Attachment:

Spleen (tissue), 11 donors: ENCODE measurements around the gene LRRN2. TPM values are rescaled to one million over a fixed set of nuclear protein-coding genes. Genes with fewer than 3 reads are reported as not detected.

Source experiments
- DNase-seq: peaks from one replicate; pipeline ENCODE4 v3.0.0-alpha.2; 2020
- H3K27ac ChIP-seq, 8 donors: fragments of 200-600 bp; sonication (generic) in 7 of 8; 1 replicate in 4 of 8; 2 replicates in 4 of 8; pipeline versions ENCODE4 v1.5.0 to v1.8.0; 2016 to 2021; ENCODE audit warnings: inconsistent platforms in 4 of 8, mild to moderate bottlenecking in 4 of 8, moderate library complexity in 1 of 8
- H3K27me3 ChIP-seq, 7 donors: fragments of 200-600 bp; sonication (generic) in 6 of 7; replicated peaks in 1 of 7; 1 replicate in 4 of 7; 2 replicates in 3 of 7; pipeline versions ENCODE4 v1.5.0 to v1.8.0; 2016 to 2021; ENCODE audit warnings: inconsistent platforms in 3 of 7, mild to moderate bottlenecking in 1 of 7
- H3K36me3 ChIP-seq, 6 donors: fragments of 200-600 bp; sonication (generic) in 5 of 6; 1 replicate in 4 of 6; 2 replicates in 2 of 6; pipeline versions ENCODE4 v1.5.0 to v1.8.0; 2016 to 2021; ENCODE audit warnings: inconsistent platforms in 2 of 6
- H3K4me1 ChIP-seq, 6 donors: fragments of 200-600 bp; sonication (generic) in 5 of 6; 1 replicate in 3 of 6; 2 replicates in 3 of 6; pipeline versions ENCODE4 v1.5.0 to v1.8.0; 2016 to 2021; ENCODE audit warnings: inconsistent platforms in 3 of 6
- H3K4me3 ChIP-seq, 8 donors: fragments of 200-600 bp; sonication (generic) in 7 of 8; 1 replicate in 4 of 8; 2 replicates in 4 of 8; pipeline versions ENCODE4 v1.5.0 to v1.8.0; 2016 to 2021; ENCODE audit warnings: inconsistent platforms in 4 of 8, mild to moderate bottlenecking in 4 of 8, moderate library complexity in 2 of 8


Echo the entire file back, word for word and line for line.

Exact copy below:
Spleen (tissue), 11 donors: ENCODE measurements around the gene LRRN2. TPM values are rescaled to one million over a fixed set of nuclear protein-coding genes. Genes with fewer than 3 reads are reported as not detected.

Source experiments
- DNase-seq: peaks from one replicate; pipeline ENCODE4 v3.0.0-alpha.2; 2020
- H3K27ac ChIP-seq, 8 donors: fragments of 200-600 bp; sonication (generic) in 7 of 8; 1 replicate in 4 of 8; 2 replicates in 4 of 8; pipeline versions ENCODE4 v1.5.0 to v1.8.0; 2016 to 2021; ENCODE audit warnings: inconsistent platforms in 4 of 8, mild to moderate bottlenecking in 4 of 8, moderate library complexity in 1 of 8
- H3K27me3 ChIP-seq, 7 donors: fragments of 200-600 bp; sonication (generic) in 6 of 7; replicated peaks in 1 of 7; 1 replicate in 4 of 7; 2 replicates in 3 of 7; pipeline versions ENCODE4 v1.5.0 to v1.8.0; 2016 to 2021; ENCODE audit warnings: inconsistent platforms in 3 of 7, mild to moderate bottlenecking in 1 of 7
- H3K36me3 ChIP-seq, 6 donors: fragments of 200-600 bp; sonication (generic) in 5 of 6; 1 replicate in 4 of 6; 2 replicates in 2 of 6; pipeline versions ENCODE4 v1.5.0 to v1.8.0; 2016 to 2021; ENCODE audit warnings: inconsistent platforms in 2 of 6
- H3K4me1 ChIP-seq, 6 donors: fragments of 200-600 bp; sonication (generic) in 5 of 6; 1 replicate in 3 of 6; 2 replicates in 3 of 6; pipeline versions ENCODE4 v1.5.0 to v1.8.0; 2016 to 2021; ENCODE audit warnings: inconsistent platforms in 3 of 6
- H3K4me3 ChIP-seq, 8 donors: fragments of 200-600 bp; sonication (generic) in 7 of 8; 1 replicate in 4 of 8; 2 replicates in 4 of 8; pipeline versions ENCODE4 v1.5.0 to v1.8.0; 2016 to 2021; ENCODE audit warnings: inconsistent platforms in 4 of 8, mild to moderate bottlenecking in 4 of 8, moderate library complexity in 2 of 8